Sales of U.S. grocery anchored shopping centers rose more than 5% in 2017, bucking the trend of declining trading volume across most major types of commercial property last year as investors poured into the grocery sector seeking to take advantage of its near-legendary income reliability.
Neighborhood centers anchored by supermarkets and other grocery retailers have continued to attract buyers, even as grocers slowed expansion, opening nearly 29% fewer stores last year following a burst of expansion and store openings of 2016, according to JLL’s recent Grocery Tracker 2018 report.
Meanwhile, market fundamentals for neighborhood centers that constitute the bulk of grocery-anchored centers continue to look very healthy relative to malls and power centers, CoStar analysts say.
Annual demand growth for neighborhood grocery-anchored centers has outstripped supply since 2010 and is expected to do so again in 2018 before reaching a tipping point next year, according to CoStar’s 2018-2022 retail forecast.
However, some investors see risks beginning to emerge in the grocery-anchored sector as a result of oversaturation and declining store productivity, CoStar managing consultant Ryan McCullough said in a recent analysis of the retail property sector.
While strong demand for grocery anchored space continues, “we believe we’ll see productivity and sales per square foot struggle a bit,” in the face of increased competition, McCullough said.
Walmart and other big-box and retailers, along with drug stores, dollar stores and convenience stores, have all sought to expand their food sales, along with a rising tide of smaller-format chains such as Aldi, Lidl, Save-A-Lot and Grocery Outlet on the discount end of the spectrum, and organic food chains such as Sprouts Farmers Market and Whole Foods on the higher-end.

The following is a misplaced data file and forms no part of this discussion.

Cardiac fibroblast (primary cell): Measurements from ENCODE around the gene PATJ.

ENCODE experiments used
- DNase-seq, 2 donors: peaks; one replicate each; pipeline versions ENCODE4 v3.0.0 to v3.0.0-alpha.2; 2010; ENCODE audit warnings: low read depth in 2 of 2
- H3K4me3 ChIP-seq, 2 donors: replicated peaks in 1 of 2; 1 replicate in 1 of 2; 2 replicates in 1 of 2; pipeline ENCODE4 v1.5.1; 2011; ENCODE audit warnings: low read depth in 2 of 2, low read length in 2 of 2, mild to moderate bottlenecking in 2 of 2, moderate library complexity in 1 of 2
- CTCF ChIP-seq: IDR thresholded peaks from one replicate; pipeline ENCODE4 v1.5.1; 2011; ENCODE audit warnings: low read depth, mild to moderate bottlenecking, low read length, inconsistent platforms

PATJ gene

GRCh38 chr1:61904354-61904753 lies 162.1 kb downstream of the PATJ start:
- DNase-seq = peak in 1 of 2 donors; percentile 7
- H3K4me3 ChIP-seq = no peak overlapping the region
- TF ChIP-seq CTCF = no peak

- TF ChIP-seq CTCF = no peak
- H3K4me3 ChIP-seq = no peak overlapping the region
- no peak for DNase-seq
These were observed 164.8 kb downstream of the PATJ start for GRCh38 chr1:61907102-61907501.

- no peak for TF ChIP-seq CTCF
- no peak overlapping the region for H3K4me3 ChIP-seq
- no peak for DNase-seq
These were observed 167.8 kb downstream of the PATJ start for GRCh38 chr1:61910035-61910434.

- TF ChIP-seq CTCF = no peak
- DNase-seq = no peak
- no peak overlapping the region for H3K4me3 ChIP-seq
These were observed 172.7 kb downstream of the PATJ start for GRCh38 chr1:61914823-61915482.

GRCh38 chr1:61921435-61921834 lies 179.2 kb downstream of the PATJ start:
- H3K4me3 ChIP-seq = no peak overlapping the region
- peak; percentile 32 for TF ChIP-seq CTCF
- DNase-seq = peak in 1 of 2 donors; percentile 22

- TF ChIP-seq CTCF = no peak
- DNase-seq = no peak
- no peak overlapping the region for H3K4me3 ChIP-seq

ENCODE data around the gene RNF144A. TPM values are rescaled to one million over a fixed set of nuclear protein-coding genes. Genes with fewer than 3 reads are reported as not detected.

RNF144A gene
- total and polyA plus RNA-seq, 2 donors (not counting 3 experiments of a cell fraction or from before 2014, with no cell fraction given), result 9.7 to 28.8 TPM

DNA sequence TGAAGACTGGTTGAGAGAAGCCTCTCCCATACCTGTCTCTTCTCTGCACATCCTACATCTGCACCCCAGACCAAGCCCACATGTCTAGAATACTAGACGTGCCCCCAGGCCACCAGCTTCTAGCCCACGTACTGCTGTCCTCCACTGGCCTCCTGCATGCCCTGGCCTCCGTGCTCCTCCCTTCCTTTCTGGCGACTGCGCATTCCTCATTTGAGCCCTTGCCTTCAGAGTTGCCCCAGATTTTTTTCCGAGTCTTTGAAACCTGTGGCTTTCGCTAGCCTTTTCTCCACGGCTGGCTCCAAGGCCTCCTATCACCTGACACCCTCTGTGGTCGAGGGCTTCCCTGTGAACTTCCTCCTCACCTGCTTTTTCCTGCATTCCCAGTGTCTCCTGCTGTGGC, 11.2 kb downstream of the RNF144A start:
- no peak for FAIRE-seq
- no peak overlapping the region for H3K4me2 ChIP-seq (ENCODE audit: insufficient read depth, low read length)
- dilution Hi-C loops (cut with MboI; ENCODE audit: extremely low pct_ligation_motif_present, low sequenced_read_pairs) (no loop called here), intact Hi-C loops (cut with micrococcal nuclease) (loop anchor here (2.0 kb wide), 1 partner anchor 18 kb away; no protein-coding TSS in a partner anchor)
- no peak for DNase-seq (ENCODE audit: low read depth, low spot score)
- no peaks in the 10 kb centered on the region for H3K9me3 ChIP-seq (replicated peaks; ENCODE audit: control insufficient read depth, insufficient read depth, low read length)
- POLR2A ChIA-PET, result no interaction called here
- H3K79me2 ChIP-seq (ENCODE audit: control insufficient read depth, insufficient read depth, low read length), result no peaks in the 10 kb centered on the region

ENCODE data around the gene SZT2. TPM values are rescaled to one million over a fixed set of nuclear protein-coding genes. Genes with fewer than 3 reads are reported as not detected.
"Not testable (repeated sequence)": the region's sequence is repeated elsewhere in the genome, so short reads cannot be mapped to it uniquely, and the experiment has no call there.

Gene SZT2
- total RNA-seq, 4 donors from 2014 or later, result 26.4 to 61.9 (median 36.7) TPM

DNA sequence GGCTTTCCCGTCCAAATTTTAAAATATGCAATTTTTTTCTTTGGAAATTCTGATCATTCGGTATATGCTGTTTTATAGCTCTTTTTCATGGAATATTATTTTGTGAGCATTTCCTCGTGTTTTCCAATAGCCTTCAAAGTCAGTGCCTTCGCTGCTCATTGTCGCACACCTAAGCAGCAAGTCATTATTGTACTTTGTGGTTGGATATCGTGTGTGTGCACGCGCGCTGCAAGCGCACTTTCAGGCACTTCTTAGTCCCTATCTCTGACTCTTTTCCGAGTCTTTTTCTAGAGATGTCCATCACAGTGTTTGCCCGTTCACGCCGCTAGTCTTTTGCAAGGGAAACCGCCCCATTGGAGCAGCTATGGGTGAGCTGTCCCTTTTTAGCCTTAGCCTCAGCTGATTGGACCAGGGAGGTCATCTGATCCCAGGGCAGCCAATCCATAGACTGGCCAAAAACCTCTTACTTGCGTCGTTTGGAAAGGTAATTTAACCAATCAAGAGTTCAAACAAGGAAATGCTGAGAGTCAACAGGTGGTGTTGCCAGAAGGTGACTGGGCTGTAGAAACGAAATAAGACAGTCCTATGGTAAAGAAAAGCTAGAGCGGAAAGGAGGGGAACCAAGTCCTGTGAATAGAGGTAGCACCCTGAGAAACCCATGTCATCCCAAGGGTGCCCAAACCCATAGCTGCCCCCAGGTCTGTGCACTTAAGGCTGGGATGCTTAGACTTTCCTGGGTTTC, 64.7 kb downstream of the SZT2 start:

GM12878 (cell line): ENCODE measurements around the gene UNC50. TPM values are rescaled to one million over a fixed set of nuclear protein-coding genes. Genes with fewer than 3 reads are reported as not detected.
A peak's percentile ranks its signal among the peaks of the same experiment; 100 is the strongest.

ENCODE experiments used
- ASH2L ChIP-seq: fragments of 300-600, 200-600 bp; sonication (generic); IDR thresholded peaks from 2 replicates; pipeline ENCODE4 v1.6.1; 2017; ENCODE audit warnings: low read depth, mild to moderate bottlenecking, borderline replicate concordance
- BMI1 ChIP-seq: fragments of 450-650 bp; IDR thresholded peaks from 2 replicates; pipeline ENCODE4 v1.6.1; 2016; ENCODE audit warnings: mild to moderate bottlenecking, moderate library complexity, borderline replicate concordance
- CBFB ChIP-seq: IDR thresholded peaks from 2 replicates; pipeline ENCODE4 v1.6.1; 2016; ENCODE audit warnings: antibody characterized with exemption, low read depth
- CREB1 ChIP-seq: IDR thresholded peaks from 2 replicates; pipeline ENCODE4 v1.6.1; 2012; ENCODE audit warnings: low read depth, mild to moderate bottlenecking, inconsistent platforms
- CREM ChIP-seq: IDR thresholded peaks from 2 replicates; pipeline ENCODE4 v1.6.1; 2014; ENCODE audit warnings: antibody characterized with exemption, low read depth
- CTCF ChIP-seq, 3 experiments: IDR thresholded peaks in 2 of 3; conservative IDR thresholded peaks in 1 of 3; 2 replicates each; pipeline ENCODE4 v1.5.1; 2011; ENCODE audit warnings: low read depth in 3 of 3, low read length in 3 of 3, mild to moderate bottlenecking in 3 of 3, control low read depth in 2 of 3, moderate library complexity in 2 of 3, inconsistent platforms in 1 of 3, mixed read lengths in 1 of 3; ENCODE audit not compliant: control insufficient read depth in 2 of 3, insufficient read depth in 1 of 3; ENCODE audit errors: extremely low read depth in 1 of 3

The grocery store expansion has driven up the amount of U.S. grocery space per capita 5% since 2009 to an all-time high of 3.5 square feet, even as per-capital shopping space has decreased 5% across the wider retail market during the same period, according to CoStar data.
While not as exposed to the threat of online competition as general merchandise, home and apparel categories, the number of households buying food online is increasing. Total U.S. households purchasing food online has increased about 4 percentage points over the last three years to 23% in 2017, according to a study by FMI and Neilson.
“Grocers will see pressure to adapt to delivery and pickup models, which may necessitate smaller footprints for in-person shopping, with a focus on fresh groceries,” Morningstar Credit Rating analysts Steve Jellinek and Edward Dittmer noted in a recent report.
Some CMBS lenders and investors recently have shied away as spreads have widened between required returns on higher-quality and lesser-quality grocery anchored centers, the Morningstar analysts added.
Lenders appear to be more selective and less tolerant of risk in grocery-anchored properties, as they have shifted to lower-leveraged, lower-balance loans. The average loan-to-value ratio for grocery-anchored properties fell to 62.4% through the third quarter of 2017, from 69.2% in 2014, Morningstar reported.
And although a very small representation size, delinquency rates among CMBS issues backed by properties anchored by mid-market grocers such as Albertsons, Winn Dixie and even Publix stores are also on the rise, McCullough said.
“Owning a property anchored by one of the top grocery chains is no longer a guarantee of strong performance,” said JLL’s Chris Angelone. “Investors are now looking to hedge risk by finding pockets of ‘geographic safety’ for their acquisitions. Investors need to keep in mind changing consumer preferences,” Angelone added.
While the top grocery brands may not command as much respect from shoppers and investors as they used to, Morningstar analysts maintain that grocery expansion may be welcome news for investors and shopping center owners as grocers strive to move even closer to grocery shoppers.
“Amazon’s purchase of Whole Foods Market Inc. suggests the growth of grocery delivery platforms will increasingly depend on brick-and-mortar locations,” Dittmer and Jellimek said.